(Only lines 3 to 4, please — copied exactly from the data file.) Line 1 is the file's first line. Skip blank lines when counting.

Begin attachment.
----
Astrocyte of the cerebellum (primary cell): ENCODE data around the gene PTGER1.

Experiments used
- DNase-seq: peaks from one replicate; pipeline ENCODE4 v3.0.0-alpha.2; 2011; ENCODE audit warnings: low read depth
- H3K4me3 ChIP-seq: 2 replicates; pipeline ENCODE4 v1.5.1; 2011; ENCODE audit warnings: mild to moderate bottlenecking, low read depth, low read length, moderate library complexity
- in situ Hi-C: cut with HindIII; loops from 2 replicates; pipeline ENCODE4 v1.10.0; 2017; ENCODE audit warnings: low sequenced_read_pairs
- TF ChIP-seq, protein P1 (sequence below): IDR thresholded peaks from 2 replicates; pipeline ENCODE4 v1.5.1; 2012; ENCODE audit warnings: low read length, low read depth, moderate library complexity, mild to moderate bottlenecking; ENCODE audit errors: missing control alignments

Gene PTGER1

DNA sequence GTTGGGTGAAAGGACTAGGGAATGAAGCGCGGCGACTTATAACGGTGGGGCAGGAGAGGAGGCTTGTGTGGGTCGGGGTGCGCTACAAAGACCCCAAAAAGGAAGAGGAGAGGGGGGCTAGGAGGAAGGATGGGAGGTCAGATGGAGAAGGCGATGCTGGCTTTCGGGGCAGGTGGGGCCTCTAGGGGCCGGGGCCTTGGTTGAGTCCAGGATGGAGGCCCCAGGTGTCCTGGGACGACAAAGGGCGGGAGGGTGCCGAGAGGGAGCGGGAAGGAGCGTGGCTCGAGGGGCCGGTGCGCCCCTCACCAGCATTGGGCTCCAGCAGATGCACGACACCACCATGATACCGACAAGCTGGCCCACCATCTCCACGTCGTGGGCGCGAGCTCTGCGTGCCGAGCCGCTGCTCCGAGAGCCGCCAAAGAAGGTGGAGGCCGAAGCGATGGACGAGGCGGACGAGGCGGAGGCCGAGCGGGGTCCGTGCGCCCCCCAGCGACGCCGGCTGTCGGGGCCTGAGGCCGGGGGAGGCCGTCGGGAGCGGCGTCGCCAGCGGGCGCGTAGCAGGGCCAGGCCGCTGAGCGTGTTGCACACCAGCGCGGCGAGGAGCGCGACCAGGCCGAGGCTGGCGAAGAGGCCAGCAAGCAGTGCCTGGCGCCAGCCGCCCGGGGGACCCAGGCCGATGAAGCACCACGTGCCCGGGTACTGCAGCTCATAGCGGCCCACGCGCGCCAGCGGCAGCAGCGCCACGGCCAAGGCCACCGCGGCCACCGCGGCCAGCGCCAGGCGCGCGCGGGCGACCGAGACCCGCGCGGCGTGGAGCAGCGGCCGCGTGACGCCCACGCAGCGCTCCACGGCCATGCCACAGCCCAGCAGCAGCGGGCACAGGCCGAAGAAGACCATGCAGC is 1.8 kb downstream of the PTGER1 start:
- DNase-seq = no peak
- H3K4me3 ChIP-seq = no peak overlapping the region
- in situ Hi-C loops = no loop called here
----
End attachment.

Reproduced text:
- DNase-seq: peaks from one replicate; pipeline ENCODE4 v3.0.0-alpha.2; 2011; ENCODE audit warnings: low read depth
- H3K4me3 ChIP-seq: 2 replicates; pipeline ENCODE4 v1.5.1; 2011; ENCODE audit warnings: mild to moderate bottlenecking, low read depth, low read length, moderate library complexity